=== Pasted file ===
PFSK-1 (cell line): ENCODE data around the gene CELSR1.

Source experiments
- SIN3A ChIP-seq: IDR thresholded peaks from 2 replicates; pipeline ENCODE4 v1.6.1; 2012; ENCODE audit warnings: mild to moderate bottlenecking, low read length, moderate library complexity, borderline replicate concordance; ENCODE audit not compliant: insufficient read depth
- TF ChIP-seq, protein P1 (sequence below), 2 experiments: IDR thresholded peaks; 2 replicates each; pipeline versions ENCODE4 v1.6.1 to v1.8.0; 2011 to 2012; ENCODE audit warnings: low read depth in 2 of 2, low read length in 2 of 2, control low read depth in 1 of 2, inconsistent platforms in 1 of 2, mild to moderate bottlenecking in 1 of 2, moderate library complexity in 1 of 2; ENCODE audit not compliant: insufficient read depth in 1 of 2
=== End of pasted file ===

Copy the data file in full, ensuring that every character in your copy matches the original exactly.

PFSK-1 (cell line): ENCODE data around the gene CELSR1.

Source experiments
- SIN3A ChIP-seq: IDR thresholded peaks from 2 replicates; pipeline ENCODE4 v1.6.1; 2012; ENCODE audit warnings: mild to moderate bottlenecking, low read length, moderate library complexity, borderline replicate concordance; ENCODE audit not compliant: insufficient read depth
- TF ChIP-seq, protein P1 (sequence below), 2 experiments: IDR thresholded peaks; 2 replicates each; pipeline versions ENCODE4 v1.6.1 to v1.8.0; 2011 to 2012; ENCODE audit warnings: low read depth in 2 of 2, low read length in 2 of 2, control low read depth in 1 of 2, inconsistent platforms in 1 of 2, mild to moderate bottlenecking in 1 of 2, moderate library complexity in 1 of 2; ENCODE audit not compliant: insufficient read depth in 1 of 2